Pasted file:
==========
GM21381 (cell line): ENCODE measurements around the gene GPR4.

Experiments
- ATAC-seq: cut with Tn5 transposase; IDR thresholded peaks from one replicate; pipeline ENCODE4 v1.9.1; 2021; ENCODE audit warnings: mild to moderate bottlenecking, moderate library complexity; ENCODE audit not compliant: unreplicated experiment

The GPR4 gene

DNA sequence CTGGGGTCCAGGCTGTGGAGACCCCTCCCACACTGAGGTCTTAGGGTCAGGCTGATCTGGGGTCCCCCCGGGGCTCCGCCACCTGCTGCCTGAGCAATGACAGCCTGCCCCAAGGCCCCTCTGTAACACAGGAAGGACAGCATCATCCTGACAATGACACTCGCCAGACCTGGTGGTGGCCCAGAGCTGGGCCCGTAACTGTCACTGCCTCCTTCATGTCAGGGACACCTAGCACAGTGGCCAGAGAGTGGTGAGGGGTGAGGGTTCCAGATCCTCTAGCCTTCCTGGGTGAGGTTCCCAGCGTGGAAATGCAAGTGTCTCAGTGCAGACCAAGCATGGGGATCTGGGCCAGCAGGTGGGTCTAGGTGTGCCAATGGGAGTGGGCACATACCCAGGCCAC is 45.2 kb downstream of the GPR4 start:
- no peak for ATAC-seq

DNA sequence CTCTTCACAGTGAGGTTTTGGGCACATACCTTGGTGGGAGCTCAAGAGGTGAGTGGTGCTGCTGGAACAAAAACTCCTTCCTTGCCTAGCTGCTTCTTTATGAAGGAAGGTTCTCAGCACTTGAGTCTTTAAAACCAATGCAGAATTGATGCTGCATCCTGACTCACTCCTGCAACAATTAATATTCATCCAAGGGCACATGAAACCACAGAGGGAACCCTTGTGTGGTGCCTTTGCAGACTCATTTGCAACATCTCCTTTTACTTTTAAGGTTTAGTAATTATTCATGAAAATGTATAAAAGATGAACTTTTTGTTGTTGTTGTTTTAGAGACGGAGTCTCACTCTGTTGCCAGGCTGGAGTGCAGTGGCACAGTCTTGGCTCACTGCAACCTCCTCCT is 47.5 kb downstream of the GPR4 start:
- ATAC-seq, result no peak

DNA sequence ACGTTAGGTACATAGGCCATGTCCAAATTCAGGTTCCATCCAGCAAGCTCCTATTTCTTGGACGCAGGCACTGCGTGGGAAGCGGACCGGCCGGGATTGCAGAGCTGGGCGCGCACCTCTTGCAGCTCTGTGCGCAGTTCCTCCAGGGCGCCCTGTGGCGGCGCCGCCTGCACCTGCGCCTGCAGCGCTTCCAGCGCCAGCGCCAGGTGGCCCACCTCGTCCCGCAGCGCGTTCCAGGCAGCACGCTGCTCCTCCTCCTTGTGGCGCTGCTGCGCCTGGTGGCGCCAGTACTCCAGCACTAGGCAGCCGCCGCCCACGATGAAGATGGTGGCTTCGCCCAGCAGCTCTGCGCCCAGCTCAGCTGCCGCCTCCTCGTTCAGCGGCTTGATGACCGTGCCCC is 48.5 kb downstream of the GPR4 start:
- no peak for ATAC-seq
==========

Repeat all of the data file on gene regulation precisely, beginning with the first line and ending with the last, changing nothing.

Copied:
GM21381 (cell line): ENCODE measurements around the gene GPR4.

Experiments
- ATAC-seq: cut with Tn5 transposase; IDR thresholded peaks from one replicate; pipeline ENCODE4 v1.9.1; 2021; ENCODE audit warnings: mild to moderate bottlenecking, moderate library complexity; ENCODE audit not compliant: unreplicated experiment

The GPR4 gene

DNA sequence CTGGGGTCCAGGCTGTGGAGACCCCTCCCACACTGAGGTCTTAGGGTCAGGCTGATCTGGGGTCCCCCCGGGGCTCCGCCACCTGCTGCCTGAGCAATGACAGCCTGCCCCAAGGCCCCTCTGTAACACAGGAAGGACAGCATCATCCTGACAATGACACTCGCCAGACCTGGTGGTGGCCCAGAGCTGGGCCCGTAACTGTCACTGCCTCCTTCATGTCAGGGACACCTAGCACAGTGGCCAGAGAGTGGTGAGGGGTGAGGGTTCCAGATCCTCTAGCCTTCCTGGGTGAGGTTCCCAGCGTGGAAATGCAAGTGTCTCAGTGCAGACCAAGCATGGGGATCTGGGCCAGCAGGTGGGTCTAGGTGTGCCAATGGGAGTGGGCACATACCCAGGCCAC is 45.2 kb downstream of the GPR4 start:
- no peak for ATAC-seq

DNA sequence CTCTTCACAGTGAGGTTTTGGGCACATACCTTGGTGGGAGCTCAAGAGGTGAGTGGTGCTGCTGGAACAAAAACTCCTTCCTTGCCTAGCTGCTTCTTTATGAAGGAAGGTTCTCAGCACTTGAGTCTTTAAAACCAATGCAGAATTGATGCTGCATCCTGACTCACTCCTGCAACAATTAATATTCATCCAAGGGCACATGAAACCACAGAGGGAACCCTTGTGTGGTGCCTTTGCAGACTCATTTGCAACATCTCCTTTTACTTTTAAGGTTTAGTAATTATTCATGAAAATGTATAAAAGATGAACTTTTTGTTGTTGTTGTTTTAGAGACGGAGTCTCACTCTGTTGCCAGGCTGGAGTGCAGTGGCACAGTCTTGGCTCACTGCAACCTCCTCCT is 47.5 kb downstream of the GPR4 start:
- ATAC-seq, result no peak

DNA sequence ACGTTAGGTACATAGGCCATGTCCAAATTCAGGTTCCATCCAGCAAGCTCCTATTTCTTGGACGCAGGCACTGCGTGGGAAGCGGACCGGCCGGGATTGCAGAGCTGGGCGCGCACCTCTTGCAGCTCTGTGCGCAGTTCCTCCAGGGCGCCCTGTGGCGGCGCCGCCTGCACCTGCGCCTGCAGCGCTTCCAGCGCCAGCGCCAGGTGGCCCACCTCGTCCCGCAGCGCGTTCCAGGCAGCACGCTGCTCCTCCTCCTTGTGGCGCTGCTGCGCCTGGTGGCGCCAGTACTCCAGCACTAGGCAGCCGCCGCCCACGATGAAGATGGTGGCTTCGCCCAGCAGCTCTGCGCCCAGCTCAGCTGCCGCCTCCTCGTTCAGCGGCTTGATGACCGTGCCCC is 48.5 kb downstream of the GPR4 start:
- no peak for ATAC-seq